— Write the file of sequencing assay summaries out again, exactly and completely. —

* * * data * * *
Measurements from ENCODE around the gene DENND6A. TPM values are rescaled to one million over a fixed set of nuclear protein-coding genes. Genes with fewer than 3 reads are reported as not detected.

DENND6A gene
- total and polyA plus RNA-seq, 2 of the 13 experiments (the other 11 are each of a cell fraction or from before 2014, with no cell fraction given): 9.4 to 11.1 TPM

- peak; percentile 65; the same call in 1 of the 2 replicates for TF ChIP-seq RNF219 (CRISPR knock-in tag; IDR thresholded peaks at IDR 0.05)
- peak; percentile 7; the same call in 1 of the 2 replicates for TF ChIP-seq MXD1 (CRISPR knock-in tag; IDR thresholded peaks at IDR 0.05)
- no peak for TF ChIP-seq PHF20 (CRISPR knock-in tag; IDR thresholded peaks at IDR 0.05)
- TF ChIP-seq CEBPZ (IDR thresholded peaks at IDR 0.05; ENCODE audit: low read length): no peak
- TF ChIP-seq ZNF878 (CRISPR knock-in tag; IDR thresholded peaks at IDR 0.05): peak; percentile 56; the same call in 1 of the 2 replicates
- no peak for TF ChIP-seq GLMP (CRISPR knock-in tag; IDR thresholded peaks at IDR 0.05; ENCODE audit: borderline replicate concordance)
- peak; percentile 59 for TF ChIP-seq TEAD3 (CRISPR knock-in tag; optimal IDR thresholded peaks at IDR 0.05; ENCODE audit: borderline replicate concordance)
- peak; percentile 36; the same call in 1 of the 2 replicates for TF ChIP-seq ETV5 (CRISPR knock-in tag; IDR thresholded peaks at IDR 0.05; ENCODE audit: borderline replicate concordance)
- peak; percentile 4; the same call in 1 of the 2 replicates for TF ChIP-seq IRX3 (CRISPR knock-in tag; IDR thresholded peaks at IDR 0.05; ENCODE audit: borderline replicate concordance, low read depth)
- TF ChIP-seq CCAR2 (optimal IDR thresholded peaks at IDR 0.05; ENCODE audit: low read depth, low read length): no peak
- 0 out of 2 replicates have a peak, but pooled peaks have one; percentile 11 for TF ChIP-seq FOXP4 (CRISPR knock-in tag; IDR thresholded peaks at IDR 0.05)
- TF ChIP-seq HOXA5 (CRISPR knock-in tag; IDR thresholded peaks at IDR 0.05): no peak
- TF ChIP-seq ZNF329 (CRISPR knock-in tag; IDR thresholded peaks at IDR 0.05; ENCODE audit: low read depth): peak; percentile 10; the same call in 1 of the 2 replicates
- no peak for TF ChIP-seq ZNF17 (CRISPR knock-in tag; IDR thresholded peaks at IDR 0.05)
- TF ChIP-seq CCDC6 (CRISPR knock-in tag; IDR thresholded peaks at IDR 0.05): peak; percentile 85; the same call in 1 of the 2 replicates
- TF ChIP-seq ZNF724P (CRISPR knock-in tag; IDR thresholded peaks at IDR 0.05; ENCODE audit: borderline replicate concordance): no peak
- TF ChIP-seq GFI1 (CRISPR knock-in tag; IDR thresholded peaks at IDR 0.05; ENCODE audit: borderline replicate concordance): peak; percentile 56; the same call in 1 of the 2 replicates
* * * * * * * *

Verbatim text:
Measurements from ENCODE around the gene DENND6A. TPM values are rescaled to one million over a fixed set of nuclear protein-coding genes. Genes with fewer than 3 reads are reported as not detected.

DENND6A gene
- total and polyA plus RNA-seq, 2 of the 13 experiments (the other 11 are each of a cell fraction or from before 2014, with no cell fraction given): 9.4 to 11.1 TPM

- peak; percentile 65; the same call in 1 of the 2 replicates for TF ChIP-seq RNF219 (CRISPR knock-in tag; IDR thresholded peaks at IDR 0.05)
- peak; percentile 7; the same call in 1 of the 2 replicates for TF ChIP-seq MXD1 (CRISPR knock-in tag; IDR thresholded peaks at IDR 0.05)
- no peak for TF ChIP-seq PHF20 (CRISPR knock-in tag; IDR thresholded peaks at IDR 0.05)
- TF ChIP-seq CEBPZ (IDR thresholded peaks at IDR 0.05; ENCODE audit: low read length): no peak
- TF ChIP-seq ZNF878 (CRISPR knock-in tag; IDR thresholded peaks at IDR 0.05): peak; percentile 56; the same call in 1 of the 2 replicates
- no peak for TF ChIP-seq GLMP (CRISPR knock-in tag; IDR thresholded peaks at IDR 0.05; ENCODE audit: borderline replicate concordance)
- peak; percentile 59 for TF ChIP-seq TEAD3 (CRISPR knock-in tag; optimal IDR thresholded peaks at IDR 0.05; ENCODE audit: borderline replicate concordance)
- peak; percentile 36; the same call in 1 of the 2 replicates for TF ChIP-seq ETV5 (CRISPR knock-in tag; IDR thresholded peaks at IDR 0.05; ENCODE audit: borderline replicate concordance)
- peak; percentile 4; the same call in 1 of the 2 replicates for TF ChIP-seq IRX3 (CRISPR knock-in tag; IDR thresholded peaks at IDR 0.05; ENCODE audit: borderline replicate concordance, low read depth)
- TF ChIP-seq CCAR2 (optimal IDR thresholded peaks at IDR 0.05; ENCODE audit: low read depth, low read length): no peak
- 0 out of 2 replicates have a peak, but pooled peaks have one; percentile 11 for TF ChIP-seq FOXP4 (CRISPR knock-in tag; IDR thresholded peaks at IDR 0.05)
- TF ChIP-seq HOXA5 (CRISPR knock-in tag; IDR thresholded peaks at IDR 0.05): no peak
- TF ChIP-seq ZNF329 (CRISPR knock-in tag; IDR thresholded peaks at IDR 0.05; ENCODE audit: low read depth): peak; percentile 10; the same call in 1 of the 2 replicates
- no peak for TF ChIP-seq ZNF17 (CRISPR knock-in tag; IDR thresholded peaks at IDR 0.05)
- TF ChIP-seq CCDC6 (CRISPR knock-in tag; IDR thresholded peaks at IDR 0.05): peak; percentile 85; the same call in 1 of the 2 replicates
- TF ChIP-seq ZNF724P (CRISPR knock-in tag; IDR thresholded peaks at IDR 0.05; ENCODE audit: borderline replicate concordance): no peak
- TF ChIP-seq GFI1 (CRISPR knock-in tag; IDR thresholded peaks at IDR 0.05; ENCODE audit: borderline replicate concordance): peak; percentile 56; the same call in 1 of the 2 replicates